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OAI: Florida auto insurance bills aim to protect the state's no-fault system

Tuesday, January 17, 2012 - 00:00
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PR Newswire

MIAMI, Jan. 17, 2012  /PRNewswire/ -- Advocates of new legislation aimed at cracking down on dishonest claims and other abuses of Florida's no-fault private vehicle insurance system are hoping new laws could potentially cause skyrocketing premiums to level out for drivers in that state, according to Online Auto Insurance (OAI).

Insurers and lawmakers say unscrupulous claimants, lawyers and medical providers in the Sunshine State are driving up costs for insurers through staged accidents, padded bills and other illegal claims activity. Experts say that has forced insurers to raise rates for all consumers, making it a challenge for anyone doing auto insurance comparisons in Florida to find affordable coverage.

But a quartet of bills in the state legislature seeks to cut down on dubious claims and billing practices by, among other steps, allowing law enforcement officers to testify at trial about vehicle accidents and requiring crash victims to seek medical treatment at hospitals instead of clinics.

The bills also would allow insurers to institute preferred-provider discounts and would require more extensive accident reports.


Florida is one of 12 states with no-fault systems that were put in place in order to make it easy for accident victims to file claims and to cut down on the number of lawsuits stemming from vehicle crashes.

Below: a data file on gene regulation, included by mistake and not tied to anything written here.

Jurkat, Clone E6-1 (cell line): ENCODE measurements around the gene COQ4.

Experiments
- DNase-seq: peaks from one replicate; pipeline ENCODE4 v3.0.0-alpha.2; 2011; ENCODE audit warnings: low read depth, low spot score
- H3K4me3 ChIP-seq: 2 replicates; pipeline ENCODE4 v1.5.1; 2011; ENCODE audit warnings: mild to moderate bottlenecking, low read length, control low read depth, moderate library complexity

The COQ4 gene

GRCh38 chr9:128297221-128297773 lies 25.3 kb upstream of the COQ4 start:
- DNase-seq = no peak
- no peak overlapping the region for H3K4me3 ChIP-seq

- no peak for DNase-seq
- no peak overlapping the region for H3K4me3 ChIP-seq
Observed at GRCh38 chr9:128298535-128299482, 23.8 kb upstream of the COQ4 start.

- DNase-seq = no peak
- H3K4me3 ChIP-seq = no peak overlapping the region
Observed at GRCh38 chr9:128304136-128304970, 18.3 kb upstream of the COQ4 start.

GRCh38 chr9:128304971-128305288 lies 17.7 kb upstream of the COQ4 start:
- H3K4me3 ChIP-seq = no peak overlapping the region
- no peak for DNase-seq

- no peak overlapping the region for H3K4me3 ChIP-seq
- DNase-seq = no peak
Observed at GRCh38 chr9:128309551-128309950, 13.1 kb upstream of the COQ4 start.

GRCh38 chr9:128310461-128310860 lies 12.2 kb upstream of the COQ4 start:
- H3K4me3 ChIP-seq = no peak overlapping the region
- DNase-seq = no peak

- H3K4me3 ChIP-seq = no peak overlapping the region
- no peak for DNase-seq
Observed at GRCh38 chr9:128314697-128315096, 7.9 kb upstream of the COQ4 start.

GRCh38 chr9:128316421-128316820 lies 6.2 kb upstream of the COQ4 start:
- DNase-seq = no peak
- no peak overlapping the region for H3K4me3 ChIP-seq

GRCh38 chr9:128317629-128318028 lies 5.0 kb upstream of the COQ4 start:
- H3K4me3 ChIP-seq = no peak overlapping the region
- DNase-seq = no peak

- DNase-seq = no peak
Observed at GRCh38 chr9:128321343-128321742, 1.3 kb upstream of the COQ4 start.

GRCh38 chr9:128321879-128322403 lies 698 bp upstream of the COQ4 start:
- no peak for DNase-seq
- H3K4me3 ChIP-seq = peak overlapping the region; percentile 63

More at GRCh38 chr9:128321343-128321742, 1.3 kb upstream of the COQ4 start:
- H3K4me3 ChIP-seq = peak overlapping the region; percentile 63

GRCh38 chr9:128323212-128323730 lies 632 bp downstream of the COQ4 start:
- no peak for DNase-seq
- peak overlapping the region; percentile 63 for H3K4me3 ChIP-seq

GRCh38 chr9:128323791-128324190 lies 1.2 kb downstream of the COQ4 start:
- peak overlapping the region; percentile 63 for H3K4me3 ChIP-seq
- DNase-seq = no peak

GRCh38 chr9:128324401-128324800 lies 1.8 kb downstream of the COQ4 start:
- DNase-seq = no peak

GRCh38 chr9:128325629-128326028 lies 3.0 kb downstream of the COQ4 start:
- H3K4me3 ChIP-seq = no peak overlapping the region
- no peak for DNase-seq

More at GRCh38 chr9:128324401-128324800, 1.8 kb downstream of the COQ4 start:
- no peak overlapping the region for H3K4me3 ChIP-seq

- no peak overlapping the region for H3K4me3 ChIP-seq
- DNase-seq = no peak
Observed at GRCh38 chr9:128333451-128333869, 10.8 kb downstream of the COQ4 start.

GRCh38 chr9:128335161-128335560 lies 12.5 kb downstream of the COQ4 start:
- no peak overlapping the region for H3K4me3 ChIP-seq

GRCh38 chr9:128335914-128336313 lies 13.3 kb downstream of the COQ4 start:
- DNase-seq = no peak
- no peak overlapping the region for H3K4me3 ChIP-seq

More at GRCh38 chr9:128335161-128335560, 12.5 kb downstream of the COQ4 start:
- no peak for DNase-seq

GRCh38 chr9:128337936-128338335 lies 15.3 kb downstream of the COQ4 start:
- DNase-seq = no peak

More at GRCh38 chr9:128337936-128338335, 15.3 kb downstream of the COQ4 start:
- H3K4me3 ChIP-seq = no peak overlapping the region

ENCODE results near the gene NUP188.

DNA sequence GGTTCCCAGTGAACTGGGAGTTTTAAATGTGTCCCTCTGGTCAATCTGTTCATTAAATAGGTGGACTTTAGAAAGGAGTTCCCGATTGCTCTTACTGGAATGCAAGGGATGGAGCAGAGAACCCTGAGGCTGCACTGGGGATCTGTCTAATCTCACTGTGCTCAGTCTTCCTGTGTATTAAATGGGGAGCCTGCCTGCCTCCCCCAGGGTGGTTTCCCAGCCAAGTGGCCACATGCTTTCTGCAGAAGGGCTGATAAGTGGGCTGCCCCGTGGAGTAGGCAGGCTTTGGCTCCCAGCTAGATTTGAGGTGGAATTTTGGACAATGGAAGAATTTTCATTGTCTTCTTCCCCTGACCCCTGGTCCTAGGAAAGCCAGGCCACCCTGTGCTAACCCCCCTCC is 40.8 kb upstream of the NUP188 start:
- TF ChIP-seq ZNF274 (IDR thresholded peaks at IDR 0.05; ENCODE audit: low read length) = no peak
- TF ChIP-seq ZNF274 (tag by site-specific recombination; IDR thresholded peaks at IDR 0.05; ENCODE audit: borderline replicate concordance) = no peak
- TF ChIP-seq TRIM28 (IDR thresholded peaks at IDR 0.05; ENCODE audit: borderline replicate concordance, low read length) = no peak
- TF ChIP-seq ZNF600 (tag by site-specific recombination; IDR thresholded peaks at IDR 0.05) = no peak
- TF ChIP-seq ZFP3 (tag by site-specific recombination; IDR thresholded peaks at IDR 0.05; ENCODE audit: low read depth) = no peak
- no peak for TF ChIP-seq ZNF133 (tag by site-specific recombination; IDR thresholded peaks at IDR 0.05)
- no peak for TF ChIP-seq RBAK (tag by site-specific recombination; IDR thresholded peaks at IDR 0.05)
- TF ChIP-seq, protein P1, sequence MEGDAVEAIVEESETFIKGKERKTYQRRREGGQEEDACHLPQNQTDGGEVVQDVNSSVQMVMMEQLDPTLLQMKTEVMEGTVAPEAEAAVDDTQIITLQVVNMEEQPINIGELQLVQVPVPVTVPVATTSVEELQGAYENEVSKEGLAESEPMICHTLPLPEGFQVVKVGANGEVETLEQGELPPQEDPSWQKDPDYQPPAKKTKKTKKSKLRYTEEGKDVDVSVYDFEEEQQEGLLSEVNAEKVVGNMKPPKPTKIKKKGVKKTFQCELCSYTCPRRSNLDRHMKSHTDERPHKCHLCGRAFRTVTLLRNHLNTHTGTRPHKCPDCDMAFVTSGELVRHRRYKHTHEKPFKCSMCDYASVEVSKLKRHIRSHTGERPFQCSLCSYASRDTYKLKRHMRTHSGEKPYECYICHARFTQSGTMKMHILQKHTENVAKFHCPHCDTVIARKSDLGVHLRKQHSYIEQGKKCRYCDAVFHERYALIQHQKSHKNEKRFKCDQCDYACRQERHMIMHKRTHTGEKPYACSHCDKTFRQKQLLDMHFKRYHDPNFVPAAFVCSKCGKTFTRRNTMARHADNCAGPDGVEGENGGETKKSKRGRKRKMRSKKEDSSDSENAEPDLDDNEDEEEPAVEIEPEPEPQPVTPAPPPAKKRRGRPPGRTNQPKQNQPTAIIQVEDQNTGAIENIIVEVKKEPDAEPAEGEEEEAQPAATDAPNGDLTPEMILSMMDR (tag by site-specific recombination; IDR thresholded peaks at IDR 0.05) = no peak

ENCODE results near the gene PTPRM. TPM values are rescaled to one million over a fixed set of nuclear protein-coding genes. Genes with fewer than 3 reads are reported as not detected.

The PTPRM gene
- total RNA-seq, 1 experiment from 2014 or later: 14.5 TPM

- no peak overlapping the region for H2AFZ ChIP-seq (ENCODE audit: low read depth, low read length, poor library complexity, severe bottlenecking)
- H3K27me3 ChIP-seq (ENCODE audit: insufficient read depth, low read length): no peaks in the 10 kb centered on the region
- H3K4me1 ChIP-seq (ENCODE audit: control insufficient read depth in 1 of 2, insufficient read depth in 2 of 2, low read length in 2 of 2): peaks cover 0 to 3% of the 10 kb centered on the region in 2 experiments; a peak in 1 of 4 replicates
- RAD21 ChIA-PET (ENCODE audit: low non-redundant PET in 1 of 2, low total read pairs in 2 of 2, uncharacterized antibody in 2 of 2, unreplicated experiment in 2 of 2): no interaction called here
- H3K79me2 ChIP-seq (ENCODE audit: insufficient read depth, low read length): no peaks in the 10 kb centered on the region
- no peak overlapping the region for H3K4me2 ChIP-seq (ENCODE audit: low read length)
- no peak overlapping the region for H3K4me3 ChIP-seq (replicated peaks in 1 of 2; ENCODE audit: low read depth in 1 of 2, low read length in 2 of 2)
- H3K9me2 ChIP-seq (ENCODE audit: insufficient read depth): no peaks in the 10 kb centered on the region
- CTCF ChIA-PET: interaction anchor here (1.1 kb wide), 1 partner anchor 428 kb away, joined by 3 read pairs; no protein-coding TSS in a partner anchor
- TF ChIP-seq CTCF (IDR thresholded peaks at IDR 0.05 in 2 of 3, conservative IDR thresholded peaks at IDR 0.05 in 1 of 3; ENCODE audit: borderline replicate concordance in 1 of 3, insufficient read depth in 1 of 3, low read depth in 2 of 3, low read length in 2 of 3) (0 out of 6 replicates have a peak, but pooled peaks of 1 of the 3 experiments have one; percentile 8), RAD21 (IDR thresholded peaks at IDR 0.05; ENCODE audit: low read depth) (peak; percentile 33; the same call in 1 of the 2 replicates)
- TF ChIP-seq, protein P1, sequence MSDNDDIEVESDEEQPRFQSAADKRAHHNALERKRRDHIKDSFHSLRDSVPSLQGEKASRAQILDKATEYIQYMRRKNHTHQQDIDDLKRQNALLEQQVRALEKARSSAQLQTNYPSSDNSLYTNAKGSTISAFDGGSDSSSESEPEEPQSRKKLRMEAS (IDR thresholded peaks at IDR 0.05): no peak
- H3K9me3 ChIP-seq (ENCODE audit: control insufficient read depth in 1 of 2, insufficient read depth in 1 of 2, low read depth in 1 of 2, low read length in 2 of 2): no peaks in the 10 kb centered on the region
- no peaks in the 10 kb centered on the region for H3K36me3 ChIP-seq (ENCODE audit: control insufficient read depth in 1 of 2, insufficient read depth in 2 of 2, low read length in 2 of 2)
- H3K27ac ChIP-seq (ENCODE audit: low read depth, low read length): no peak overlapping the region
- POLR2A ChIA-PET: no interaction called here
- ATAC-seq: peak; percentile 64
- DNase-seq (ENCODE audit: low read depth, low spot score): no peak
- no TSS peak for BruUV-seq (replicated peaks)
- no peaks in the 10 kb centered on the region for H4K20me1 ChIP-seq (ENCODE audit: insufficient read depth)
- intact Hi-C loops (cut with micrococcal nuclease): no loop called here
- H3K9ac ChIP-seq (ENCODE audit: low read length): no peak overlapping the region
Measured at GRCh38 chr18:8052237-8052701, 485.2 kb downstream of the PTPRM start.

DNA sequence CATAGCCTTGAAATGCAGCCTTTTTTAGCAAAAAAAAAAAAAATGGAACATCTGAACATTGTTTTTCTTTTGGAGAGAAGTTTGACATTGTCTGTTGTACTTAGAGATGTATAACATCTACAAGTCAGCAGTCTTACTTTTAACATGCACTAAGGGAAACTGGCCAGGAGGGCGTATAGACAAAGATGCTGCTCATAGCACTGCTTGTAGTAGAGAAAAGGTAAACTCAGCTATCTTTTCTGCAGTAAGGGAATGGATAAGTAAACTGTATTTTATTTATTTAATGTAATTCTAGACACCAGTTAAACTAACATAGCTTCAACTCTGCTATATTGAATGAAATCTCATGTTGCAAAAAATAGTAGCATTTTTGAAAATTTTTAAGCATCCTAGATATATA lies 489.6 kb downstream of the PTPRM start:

State law requires motorists to carry at least $10,000 in personal injury protection (PIP), which covers policyholders up to that limit no matter who caused an accident. But industry experts say dishonest policyholders, lawyers and providers of medical care and equipment routinely file bogus claims for as close to that $10,000 limit as possible.

According to a report released last month by a working group of state officials formed to analyze problems with the state's no-fault system, abuse and inflation in the cost of medical care has caused the average paid personal injury protection (PIP) claim to rise by two-thirds in the last three years. And the Insurance Information Institute (III) has stated that Florida insurers must pay 70 percent more each year to cover the costs of bogus accidents and other scams.

Industry experts say that cutting down on illegal claims and billing activity would limit increases in insurer costs and prevent premiums for all drivers from continuing to rise.

To learn more about this and other car insurance issues, readers can go to where they will find informative resource pages and a helpful rate-comparison generator.

SOURCE Online Auto Insurance, LLC


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